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If your faucet has two handles, you have either a compression type or a cartridge type. How do you tell? Compression (or stem type) faucets have been around for ages. Cartridge types are a relatively recent phenomenon. If you don't have the installation instructions that came with the original faucet (fat chance, right?), you're going to have to put on your plumber's hat and do a little hands-on research. Start by shutting off the water supply and removing a faucet handle. Most all handles are fixed on with a screw, which you can usually find under a decorative cap that you pop off with a small screwdriver. Remove the screw, then lift or jiggle the handle off. (Warning: This is not always as easy as it sounds.) If you see a shaft going down into the body of the faucet, you have a compression type. On the other hand, if you see the innards encased in a plastic body that you can lift out easily, you've got yourself a cartridge type.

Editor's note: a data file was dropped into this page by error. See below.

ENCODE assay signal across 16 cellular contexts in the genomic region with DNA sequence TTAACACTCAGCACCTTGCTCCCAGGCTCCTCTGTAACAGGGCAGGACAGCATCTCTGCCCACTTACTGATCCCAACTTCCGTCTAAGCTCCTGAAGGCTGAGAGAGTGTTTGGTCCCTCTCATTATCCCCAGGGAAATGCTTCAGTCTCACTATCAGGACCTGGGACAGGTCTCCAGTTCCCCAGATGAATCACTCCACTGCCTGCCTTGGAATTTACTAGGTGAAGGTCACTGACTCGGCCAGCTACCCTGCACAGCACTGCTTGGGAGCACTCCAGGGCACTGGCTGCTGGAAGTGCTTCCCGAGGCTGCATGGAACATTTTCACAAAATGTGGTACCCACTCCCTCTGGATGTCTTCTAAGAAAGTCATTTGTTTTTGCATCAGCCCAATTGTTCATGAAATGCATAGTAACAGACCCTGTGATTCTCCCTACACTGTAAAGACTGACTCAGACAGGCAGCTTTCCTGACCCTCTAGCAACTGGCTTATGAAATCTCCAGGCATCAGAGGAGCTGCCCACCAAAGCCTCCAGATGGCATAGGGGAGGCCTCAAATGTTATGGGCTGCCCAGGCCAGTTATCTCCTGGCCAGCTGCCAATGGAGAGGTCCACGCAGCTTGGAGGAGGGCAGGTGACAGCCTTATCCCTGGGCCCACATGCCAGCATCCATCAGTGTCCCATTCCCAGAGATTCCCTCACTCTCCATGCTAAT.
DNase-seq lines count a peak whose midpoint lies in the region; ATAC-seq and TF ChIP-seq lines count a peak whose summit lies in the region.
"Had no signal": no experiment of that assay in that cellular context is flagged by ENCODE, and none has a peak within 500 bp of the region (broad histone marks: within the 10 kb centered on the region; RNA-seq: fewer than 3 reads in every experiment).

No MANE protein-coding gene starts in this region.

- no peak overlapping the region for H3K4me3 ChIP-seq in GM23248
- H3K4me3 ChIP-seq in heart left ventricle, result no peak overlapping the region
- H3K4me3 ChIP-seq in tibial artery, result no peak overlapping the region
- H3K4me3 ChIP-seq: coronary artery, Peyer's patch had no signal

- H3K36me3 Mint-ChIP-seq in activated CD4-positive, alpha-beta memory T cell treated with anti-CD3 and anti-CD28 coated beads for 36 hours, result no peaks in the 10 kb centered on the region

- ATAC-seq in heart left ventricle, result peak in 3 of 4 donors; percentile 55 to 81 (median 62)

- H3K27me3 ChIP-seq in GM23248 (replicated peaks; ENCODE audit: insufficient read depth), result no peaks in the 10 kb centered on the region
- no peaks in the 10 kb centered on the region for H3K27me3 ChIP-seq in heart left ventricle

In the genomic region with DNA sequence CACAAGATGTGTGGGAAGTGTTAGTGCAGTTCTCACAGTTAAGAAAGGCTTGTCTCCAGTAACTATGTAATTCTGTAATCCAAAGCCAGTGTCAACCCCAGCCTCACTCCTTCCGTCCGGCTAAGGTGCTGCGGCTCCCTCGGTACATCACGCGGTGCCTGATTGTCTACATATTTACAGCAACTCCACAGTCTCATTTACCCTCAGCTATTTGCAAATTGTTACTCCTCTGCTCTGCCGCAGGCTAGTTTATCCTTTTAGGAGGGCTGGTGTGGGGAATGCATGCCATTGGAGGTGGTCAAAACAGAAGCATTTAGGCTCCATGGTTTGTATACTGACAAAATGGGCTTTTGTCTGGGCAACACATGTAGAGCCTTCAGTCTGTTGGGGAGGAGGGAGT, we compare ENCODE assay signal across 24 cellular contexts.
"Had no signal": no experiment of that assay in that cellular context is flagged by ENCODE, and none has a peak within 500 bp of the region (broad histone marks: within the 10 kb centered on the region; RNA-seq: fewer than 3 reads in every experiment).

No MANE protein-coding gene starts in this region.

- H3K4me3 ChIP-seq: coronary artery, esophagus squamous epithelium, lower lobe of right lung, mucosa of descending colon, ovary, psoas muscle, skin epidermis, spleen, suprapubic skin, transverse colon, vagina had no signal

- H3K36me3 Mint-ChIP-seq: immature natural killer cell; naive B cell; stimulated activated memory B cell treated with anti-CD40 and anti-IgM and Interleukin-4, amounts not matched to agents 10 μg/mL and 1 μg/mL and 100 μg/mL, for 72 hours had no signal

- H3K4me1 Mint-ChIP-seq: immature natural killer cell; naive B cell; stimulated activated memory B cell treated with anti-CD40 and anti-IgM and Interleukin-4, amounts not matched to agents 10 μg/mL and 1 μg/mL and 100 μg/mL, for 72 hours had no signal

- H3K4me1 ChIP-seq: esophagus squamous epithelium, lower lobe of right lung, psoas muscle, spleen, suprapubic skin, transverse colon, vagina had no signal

The easiest way to distinguish cartridge from stem-type faucets is by how far the travel is from water on to water off. A second clue is how the handle 'feels' at the turn-off point. Cartridge systems typically have from 1/4 to 1/2 turn from on to off and come to hard stops. Stem systems usually have a full turn or more in them and feel mushy when turned off and will tend to stick when turned off hard. If starting to dripping, a stem system will "fix' for a while if you turn harder. Putting a hard turn on a cartridge system will have no effect on the drip, and a hard turn with a wrench only risks breaking the handle or the cartridge.